A Guide to Your City's Professional Chinese Basketball Squad

By Ryan Gandolfo, November 1, 2018

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It’s not easy to integrate into a new sports league. Many of the fans loyal to the National Football League (NFL), National Basketball Association (NBA) and English Premier League have either been dealt those cards by their family or developed a liking at a young and impressionable age.

But, now you find yourself in China, staying up at odd hours of the night to watch your team duke it out on the other side of the world. If only there was a club you could support in your backyard…

October 21 marked the official start of the 2018 Chinese Basketball Association (CBA) season, and this year you don’t want to miss out on the action. But, before you turn on the TV or head to your local arena, you may need an introduction to your resident team and their competitors. With 20 teams representing major cities and provinces, the CBA’s 48-game schedule extends all the way until March 2019.

Although China is known for having Asia’s premier basketball league, the CBA has a long way to go to rival the talent on display in the NBA. The two leagues have organized friendly matches between some of their club teams in recent years, with NBA squads pulling off some very lopsided victories (see: 144-82).  

One contributing factor to that is the association’s limit on the number of foreign playmakers allowed on each team: two players (excluding Bayi, which is alotted zero due to their military heritage). On top of that, last year’s CBA draft only brought 14 fresh faces into the league (sounding more like a pickup game at the YMCA).

But don’t be dissuaded by these trivial matters, after all... ‘Ball is life.’ So take advantage of the league’s slow rise in popularity and be an early adopter rather than a follower!

Below, we give you the scoop on your local team so you can attend the next home game like a veteran fan:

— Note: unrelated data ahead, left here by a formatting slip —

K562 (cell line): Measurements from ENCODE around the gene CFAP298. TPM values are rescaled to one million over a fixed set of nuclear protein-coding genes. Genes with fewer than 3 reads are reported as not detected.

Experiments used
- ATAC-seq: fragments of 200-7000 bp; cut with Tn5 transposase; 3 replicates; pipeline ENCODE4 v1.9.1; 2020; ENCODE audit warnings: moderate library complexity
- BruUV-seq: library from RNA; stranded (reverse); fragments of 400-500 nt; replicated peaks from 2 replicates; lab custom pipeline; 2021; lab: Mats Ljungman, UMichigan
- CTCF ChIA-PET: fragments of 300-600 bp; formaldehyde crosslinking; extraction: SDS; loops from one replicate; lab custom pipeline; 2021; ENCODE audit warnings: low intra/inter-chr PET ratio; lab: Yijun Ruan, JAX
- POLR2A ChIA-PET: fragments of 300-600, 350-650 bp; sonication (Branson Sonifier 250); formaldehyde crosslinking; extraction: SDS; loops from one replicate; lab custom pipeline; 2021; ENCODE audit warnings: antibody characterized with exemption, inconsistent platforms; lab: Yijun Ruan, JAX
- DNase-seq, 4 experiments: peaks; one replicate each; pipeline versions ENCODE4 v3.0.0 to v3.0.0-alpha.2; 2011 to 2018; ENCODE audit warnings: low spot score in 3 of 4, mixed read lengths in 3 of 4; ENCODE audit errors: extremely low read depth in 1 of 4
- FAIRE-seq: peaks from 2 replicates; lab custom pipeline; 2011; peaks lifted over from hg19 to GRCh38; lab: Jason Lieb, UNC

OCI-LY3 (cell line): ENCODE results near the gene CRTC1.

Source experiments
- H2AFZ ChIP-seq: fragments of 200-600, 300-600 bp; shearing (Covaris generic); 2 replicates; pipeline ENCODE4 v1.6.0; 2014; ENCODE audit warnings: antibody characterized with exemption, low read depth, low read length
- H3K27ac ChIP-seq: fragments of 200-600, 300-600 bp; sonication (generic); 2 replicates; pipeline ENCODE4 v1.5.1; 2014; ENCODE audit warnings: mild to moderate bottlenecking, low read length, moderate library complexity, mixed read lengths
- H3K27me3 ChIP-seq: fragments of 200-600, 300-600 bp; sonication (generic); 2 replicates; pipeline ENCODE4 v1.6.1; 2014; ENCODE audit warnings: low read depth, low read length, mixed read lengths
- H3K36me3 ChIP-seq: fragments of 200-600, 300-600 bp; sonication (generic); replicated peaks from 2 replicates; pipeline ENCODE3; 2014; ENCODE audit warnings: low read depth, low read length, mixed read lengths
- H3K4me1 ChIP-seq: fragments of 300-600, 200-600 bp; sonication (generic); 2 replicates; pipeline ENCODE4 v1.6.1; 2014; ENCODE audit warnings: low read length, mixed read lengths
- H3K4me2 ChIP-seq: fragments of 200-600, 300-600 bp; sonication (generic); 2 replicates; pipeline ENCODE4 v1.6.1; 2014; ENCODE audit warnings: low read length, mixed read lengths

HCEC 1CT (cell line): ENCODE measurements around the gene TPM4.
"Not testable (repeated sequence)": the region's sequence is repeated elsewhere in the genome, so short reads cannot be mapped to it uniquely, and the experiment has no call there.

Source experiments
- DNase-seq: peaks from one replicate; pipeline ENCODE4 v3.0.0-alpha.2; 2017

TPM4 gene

Local Teams:

Shanghai Bilibili Sharks

Founded in 1996, the ’Hai’s only CBA team, the Shanghai Sharks, is best known for assisting in the player development of Yao Ming from 1997-2002. The national icon returned to the Shanghai franchise in 2009, this time as an owner after purchasing a majority stake (he is currently the CBA president). 

“People should follow the Sharks because Jimmer ‘The Mormon Megalodon’ Fredette routinely puts up 40-50 points a game which is always fun to watch,” unofficial Sharks brand ambassador ‘Donnie Does AKA The Shark Knight’ tells us when asked why Shanghai residents should support the team. “Plus, ‘The Shark Tank’ is the most electric basketball arena in the CBA and the only one that serves beer to my knowledge.” (Beer at the stadium costs RMB10 per tall can of Tsingtao).

The team narrowly made it to the playoffs as the 10th seed in the 2018 playoffs, but look to improve upon their standing this year after signing Argentina national team captain, Luis Scola, to round out a solid roster. The team currently has one championship title under their belts and are looking to add to that number this season.

Pudong Yuanshen Gymnasium. English scheduleTickets.

Shougang Beijing Ducks

Having previously won the Mou Zouyun championship trophy on three separate occasions, the Beijing Ducks are ready for business this season. Named after the juiciest meat in all the land, the team finished in eighth place last season, knocking out the Shanghai Sharks in a three-game wildcard elimination round before coming up short against the Liaoning Flying Leopards in the quarterfinals. After parting ways with legendary baller Stephon Marbury before the start of last season, the team has played valiantly in his absence.

Cadillac ArenaEnglish scheduleTickets.

Beijing Beikong Fly Dragons

Founded just nine years ago, the Beijing Fly Dragons moved from Guangzhou to Chongqing before settling in the nation’s capital. They claim residence at Beijing National Indoor Stadium and added their city rival’s most notable player, Stephon Marbury, to their roster last season. Marbury played his final season in the CBA with the Fly Dragons. Now with point guard Pierre Jackson as their floor general, they look to break the barrier and get into the playoff race this year.

Beijing National Indoor Stadium. English scheduleTickets

Guangzhou Long-Lions